A Brief History
On September 25, 1555, the peace treaty known as the Peace of Augsburg or alternately as the Augsburg Settlement was signed by the Holy Roman Emperor Charles V and his opponents, known as the Schmalkaldic League.
The signing took place in the German city of Augsburg, giving the treaty its name. The Holy Roman Empire of the time consisted of a Catholic consortium of countries, including Germany, Spain, the Netherlands, Austria, and Burgundy, as well as portions of Italy.
Opposing the Emperor was the Schmalkaldic League, an alliance of Lutheran princes within the empire that sought to either usurp the Catholic leadership or at least protect their own religious and political interests. The league was centered in the German state of Thuringia.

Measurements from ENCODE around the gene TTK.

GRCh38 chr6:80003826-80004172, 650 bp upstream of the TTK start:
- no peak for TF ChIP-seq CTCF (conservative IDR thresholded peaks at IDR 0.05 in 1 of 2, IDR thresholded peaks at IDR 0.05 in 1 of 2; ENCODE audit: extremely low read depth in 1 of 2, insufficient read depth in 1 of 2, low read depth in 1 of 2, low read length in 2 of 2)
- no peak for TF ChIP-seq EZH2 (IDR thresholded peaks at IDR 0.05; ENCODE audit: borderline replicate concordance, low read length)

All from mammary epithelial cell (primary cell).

The peace treaty allowed each sovereign state within the empire to choose its own religion, and no longer demand fealty to the Catholic Church, as well as allowing for some individual religious freedoms.
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For more information, please see…
Hough, Adam G. The Peace of Augsburg and the Meckhart Confession: Moderate Religion in an Age of Militancy. Routledge, 2019.
Wilson, Peter. The Holy Roman Empire: A Thousand Years of Europe’s History. Penguin UK, 2017.
The featured image in this article, a depiction of the Protestant princes of Germany founding the Schmalkaldic League, is in the public domain in its country of origin and other countries and areas where the copyright term is the author’s life plus 70 years or fewer. This work is in the public domain in the United States because it was published (or registered with the U.S. Copyright Office) before January 1, 1928.
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